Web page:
In 2028, an ultra-conservative Congress amended the Voting Rights Act to make it illegal for millions of Black and poor citizens to vote, thereby significantly reducing the eligible Democrat voting base. And when the National Workfare Act was signed into law in 2029, they became wards of the federal government, losing important rights and privileges… and sometimes their lives. Michael Dobson and lifelong friends, Devin and Odessa, risk it all to rescue their loved ones and many others from Workfare, commonly viewed as modern-day slavery disguised as mandatory job training.
Michael Dobson and Devin Thomas lost their friend and brother, Trevor Minty, when they walked through the wrong neighborhood one fall night during their senior year of high school. No one was ever convicted. After that tragic event, the boys dedicated their lives to stand up for social justice, equality and to uplift their community. They later teamed up with Michael’s fiancé, Odessa Bradford, to start a small nonprofit organization whose mission was to connect people to resources and services to improve their quality of life. And after the rash of highly-publicized murders of innocent young Black people in the years leading up to 2020, they organized meetings and support groups that helped the community heal.
In Back to Dixie, the nonprofit group held voter registration drives and campaigned vigorously for Jim Weldon, the Democratic candidate for president in 2020, who promised to address systemic racism as a top priority once elected. His bitterly contested election victory was widely attributed to the Black vote. And true to his word, President Weldon signed the SCALE Act For Racial Equality into law in 2023. It became the most positively impactful law for Black people since the Voting Rights Act of 1965. Unfortunately, the law’s focus on Black lives made many in the country feel forgotten – and even betrayed by their country.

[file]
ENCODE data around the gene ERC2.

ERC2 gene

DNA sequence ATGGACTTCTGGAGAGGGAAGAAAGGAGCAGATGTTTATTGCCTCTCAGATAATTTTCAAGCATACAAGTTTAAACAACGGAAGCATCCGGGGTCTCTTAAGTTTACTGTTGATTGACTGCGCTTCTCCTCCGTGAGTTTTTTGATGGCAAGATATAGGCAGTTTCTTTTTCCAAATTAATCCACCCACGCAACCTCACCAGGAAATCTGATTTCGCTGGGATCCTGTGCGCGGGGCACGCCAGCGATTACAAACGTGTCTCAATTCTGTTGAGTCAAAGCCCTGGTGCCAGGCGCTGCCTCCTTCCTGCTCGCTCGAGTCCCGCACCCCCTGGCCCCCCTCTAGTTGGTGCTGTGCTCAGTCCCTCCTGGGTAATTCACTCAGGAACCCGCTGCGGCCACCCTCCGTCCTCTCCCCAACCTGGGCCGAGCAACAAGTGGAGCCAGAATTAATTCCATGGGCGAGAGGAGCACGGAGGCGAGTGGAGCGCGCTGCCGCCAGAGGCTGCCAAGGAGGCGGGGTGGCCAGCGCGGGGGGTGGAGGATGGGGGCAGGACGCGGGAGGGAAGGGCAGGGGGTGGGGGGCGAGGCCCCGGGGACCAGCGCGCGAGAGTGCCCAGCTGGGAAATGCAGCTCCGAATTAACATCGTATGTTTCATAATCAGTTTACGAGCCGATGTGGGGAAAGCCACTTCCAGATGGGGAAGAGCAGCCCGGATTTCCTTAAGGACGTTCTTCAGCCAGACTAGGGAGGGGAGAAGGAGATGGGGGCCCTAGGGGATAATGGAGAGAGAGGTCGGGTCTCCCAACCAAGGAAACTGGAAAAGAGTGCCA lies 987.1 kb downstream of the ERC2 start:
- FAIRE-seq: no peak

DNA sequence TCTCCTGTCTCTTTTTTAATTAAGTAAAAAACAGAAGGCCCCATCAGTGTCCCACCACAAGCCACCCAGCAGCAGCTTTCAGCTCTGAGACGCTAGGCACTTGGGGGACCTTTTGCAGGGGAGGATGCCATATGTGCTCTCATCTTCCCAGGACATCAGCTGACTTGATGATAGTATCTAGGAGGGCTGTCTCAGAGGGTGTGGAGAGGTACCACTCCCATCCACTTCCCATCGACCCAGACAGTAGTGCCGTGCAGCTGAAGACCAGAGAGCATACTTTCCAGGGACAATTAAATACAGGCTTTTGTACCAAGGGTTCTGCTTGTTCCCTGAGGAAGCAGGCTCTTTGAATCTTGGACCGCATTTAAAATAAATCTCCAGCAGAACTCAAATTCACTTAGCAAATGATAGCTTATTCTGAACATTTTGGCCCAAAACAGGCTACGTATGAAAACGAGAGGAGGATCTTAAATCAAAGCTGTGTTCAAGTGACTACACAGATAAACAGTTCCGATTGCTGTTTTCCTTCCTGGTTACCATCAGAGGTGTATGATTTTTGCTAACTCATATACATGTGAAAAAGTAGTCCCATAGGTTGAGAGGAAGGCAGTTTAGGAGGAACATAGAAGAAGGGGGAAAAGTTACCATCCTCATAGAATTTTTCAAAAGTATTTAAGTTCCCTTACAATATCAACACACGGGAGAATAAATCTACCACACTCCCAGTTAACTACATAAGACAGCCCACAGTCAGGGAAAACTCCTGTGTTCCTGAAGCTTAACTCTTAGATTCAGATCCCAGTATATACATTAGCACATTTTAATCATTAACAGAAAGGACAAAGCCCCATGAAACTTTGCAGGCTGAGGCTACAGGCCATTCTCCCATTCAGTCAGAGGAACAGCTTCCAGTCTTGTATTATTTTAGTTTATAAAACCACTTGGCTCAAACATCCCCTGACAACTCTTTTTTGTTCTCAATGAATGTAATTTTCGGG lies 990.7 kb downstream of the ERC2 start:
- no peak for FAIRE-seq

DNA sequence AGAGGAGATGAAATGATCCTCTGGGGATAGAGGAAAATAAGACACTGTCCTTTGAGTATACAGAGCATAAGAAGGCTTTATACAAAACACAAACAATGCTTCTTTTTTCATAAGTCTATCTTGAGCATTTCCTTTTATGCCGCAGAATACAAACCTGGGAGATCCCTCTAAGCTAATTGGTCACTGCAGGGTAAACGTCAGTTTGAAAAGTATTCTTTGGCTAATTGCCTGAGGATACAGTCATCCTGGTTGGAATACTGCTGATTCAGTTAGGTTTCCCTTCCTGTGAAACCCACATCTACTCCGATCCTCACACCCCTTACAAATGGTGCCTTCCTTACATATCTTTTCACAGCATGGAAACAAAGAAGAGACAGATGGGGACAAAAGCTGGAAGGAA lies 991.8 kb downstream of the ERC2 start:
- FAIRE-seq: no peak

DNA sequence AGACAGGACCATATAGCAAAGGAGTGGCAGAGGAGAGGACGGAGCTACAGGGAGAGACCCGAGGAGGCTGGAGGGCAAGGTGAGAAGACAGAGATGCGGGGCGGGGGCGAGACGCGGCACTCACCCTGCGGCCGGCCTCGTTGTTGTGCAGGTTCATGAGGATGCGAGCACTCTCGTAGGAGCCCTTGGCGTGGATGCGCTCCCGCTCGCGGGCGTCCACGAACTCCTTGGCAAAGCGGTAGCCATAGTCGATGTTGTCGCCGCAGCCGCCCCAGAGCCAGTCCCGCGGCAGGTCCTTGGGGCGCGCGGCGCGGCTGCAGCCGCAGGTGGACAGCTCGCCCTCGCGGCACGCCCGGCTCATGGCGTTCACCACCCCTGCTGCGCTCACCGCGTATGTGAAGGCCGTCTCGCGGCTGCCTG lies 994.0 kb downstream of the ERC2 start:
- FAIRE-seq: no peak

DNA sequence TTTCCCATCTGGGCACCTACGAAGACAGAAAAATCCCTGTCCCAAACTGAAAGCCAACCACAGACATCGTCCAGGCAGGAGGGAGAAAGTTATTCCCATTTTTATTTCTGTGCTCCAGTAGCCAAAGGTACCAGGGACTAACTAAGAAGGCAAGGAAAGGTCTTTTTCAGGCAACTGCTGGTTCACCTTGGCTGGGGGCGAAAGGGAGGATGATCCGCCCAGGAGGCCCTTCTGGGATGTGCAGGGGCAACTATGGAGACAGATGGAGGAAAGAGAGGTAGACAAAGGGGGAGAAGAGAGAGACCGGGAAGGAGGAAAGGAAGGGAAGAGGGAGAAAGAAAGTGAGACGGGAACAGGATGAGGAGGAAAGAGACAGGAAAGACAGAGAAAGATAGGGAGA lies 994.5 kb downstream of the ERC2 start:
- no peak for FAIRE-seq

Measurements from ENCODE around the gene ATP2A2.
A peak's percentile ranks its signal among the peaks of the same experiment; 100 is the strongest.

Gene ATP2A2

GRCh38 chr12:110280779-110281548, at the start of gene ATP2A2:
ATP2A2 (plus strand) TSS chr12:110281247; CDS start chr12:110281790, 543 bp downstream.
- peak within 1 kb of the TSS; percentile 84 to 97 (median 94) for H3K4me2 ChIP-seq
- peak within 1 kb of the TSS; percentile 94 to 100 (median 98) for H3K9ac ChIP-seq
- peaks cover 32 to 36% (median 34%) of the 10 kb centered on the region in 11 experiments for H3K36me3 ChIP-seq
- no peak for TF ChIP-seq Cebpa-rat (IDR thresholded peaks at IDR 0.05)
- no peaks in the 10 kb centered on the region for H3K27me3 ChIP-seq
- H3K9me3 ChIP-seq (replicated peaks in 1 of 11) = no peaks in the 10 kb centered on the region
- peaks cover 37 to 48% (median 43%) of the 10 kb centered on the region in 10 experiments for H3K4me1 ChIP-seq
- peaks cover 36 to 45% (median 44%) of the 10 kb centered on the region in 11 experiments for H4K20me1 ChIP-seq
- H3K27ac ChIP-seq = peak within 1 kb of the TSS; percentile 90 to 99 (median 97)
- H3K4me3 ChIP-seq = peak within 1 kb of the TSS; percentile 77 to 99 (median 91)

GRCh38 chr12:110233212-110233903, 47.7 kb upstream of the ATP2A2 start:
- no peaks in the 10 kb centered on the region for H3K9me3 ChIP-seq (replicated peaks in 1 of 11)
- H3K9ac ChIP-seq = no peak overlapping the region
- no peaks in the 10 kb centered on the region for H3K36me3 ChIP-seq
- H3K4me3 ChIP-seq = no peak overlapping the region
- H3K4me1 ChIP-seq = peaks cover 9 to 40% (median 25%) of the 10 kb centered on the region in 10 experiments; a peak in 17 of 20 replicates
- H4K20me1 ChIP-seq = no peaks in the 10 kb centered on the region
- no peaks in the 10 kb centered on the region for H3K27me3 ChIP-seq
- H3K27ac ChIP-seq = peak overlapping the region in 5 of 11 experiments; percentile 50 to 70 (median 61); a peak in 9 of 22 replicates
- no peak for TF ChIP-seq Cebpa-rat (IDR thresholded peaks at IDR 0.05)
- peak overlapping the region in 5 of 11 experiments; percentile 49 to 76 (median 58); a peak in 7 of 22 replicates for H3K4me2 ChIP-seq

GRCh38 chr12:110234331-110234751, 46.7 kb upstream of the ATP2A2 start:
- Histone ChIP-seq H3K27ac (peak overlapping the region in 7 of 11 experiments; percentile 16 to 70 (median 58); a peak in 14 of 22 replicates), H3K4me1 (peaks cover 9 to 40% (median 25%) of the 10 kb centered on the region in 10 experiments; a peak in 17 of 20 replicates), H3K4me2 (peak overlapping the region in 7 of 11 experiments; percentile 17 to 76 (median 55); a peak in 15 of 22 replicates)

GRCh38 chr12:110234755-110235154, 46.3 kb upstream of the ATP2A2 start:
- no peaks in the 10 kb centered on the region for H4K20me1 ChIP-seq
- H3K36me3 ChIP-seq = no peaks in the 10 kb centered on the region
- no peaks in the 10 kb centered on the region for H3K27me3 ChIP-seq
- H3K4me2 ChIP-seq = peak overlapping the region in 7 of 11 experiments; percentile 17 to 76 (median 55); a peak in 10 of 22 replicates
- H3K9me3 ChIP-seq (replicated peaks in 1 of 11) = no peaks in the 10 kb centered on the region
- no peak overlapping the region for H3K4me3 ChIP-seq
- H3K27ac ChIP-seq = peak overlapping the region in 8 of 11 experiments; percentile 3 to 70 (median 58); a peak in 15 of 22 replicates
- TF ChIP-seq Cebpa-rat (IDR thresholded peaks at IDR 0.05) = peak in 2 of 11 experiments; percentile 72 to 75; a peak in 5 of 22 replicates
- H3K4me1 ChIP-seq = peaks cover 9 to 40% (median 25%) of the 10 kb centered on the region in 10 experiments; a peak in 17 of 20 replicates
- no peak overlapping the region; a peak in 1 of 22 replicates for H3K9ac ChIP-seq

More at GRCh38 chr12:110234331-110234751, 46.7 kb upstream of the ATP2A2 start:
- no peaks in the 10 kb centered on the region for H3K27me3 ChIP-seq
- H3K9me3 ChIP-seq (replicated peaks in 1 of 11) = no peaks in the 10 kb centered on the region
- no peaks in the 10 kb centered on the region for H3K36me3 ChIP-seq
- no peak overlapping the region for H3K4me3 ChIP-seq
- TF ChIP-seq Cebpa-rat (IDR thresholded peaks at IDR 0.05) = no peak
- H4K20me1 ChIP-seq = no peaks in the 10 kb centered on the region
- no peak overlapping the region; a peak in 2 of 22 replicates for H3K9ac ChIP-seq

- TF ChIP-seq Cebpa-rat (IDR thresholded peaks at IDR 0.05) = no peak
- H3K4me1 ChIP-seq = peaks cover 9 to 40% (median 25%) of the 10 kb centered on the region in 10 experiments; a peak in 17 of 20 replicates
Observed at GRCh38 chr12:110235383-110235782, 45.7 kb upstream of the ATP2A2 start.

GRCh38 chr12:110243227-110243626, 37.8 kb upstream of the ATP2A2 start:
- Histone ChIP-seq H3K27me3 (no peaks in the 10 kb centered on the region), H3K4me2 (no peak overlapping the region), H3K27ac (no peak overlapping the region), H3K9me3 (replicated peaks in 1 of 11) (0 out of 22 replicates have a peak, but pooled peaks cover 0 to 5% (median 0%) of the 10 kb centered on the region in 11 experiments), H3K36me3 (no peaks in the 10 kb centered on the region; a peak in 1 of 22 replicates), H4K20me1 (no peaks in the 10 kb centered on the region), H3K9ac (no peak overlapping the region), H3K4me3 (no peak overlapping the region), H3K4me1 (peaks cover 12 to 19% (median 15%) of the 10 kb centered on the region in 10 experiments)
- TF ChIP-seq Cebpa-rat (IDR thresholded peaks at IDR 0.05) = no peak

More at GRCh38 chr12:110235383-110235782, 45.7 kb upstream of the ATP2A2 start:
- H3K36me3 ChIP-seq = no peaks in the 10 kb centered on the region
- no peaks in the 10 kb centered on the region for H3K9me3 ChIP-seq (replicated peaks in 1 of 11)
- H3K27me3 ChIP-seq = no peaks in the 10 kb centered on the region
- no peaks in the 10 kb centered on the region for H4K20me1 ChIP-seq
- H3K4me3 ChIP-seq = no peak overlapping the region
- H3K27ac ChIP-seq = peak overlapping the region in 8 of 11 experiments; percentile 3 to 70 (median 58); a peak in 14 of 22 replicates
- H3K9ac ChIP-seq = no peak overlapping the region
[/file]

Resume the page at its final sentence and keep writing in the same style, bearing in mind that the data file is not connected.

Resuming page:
Strong America, a conservative organization of powerful businessmen and politicians, opposed the law and vowed to have it repealed. After reshaping Congress, they not only repealed SCALE, but passed laws that removed all civil and voting rights from most of the country’s Black and poor citizens. Their plan to ‘take America back’ culminated when Willie Earl, their hand-picked charismatic southern conservative, won the 2028 presidential election and signed the National Workfare Act into law shortly afterwards.
Under Workfare rules, millions of Black and poor citizens immediately became wards of the federal government, losing all freedoms and forced to work just to survive. Michael, Devin, and Odessa join REACH, a national organization formed to monitor and oppose the efforts of Strong America, in a desperate and dangerous plan and risk everything to free their friends and family members, including Michael’s mother, Sheila, from what was essentially modern-day slavery.
Back to Dixie follows the lives of some ordinary and a few not so ordinary people through ten tumultuous years when the political pendulum dramatically swings far left to far right, taking readers on an emotional journey through an alternate reality that is both riveting and terrifying.
Why I wrote Back to Dixie.
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From corporate meeting rooms to writing alone in a room, life’s road is never straight or direct. Instead, it has a way of taking us through experiences and events that shape our thoughts and perspectives, allowing us to evolve as the universe intended. I am thankful for all of life’s lessons, as I pull from them in my writings each day.
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